At the end of development the separate elements were brought together and a single piece of arduino code was created to control them containing an even more simplified version of the simple analogue firmata. A reserved analogue pin was used to receive the target temperature from the processing sketch which it compares against the current temperature and controls the lamps. Due to the calculations involved I left fan control handling to the processing sketch, later versions may have greater independence from the host computer.

Final wiring diagram:

Latest Arduino Source:

#include <Firmata.h>
#include <OneWire.h>

OneWire ds(2);
byte data[12];
byte analogPin = 0;

int lamps[3];

float tTemp = 20;

void analogWriteCallback(byte pin, int value){
    if(pin == 3) {
       tTemp = (value-128)/2;
    if (IS_PIN_PWM(pin)) {
        pinMode(PIN_TO_DIGITAL(pin), OUTPUT);
        analogWrite(PIN_TO_PWM(pin), value);

void setup(){
    Firmata.setFirmwareVersion(0, 1);
    Firmata.attach(ANALOG_MESSAGE, analogWriteCallback);


void loop(){
    while(Firmata.available()) {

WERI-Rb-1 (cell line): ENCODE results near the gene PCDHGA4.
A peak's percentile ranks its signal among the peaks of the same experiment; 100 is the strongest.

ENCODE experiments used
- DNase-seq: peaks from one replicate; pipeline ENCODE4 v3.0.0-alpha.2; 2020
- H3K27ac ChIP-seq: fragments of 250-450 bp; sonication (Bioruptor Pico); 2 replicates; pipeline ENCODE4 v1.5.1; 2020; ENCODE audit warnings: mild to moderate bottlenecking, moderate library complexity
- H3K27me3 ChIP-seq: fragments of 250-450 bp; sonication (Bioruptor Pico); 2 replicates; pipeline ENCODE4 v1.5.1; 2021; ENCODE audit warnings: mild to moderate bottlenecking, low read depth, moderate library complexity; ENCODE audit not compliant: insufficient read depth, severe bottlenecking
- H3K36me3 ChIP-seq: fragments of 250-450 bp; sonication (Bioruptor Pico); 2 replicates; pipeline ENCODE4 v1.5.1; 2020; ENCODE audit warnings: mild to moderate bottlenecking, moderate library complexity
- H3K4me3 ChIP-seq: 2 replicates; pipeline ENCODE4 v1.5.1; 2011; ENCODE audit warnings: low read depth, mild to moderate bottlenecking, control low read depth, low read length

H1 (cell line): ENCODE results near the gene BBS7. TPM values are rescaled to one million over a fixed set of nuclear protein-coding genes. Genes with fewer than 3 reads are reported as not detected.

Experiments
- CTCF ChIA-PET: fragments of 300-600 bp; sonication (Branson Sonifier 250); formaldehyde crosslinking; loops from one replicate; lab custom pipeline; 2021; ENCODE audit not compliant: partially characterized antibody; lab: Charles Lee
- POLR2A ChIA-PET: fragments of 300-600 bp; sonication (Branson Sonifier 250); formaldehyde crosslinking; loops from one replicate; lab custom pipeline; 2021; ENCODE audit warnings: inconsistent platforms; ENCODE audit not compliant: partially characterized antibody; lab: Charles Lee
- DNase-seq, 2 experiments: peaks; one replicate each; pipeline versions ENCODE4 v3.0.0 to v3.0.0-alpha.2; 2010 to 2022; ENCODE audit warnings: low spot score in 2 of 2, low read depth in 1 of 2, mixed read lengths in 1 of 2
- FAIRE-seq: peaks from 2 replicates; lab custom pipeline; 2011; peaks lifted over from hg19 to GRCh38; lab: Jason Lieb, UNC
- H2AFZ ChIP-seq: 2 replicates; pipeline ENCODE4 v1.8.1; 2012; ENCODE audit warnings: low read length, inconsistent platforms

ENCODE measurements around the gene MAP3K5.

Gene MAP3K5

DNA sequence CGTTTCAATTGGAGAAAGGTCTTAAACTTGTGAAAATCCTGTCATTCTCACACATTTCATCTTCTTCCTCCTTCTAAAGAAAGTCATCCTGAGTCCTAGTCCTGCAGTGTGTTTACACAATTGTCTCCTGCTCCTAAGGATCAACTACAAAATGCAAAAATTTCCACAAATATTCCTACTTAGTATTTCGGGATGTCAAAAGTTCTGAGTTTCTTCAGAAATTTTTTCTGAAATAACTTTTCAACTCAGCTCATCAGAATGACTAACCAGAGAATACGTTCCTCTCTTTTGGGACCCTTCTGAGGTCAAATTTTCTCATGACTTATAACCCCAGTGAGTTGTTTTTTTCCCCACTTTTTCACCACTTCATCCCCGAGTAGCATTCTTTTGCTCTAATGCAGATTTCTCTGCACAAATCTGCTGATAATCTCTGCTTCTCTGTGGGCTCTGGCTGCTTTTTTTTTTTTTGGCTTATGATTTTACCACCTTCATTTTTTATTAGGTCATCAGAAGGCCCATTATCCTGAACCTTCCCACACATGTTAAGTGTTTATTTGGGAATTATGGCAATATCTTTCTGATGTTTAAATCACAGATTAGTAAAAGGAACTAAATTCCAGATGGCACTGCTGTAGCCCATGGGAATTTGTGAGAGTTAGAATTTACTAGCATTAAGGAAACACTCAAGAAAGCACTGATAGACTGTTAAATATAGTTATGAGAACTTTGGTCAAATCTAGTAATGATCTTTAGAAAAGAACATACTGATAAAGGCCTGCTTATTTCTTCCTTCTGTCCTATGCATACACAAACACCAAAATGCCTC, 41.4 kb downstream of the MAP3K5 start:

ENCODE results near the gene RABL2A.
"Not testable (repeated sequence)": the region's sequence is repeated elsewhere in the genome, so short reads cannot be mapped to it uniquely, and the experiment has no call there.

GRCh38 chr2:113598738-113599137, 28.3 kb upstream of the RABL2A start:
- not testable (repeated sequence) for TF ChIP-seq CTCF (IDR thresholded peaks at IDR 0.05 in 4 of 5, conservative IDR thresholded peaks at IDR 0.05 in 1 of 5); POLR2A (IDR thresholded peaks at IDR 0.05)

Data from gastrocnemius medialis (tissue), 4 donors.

void controlLamps(float currentTemp, float targetTemp){
    float delta = currentTemp - targetTemp;
    //delta = -2;

    if(delta <= 1){
    if(delta <= -2){
    if(delta <= -4){

float getTemp(){
  byte i;
  byte present = 0;
  byte addr[8];

  if (!{
  present = ds.reset();;    

  for ( i = 0; i < 9; i++) {
    data[i] =;

  int tempdata = data[0]*1;
  return float(tempdata/2)+(float((tempdata%2)*5)/10);

Latest processing source:

import processing.serial.*;
import cc.arduino.*;
import controlP5.*;

ControlP5 control;
float windSpeed = 50;
float angleKnob = 0;

Arduino arduino;

XMLElement xml;
float angle = 0;

float temp = 25;

int additional = 0;

fans f;

void setup(){
  f = new fans(6, 33, 100);
  arduino = new Arduino(this, Arduino.list()[0], 57600);

  arduino.pinMode(3, Arduino.INPUT);
  arduino.pinMode(7, Arduino.OUTPUT); 
  arduino.pinMode(8, Arduino.OUTPUT);
  arduino.pinMode(9, Arduino.OUTPUT);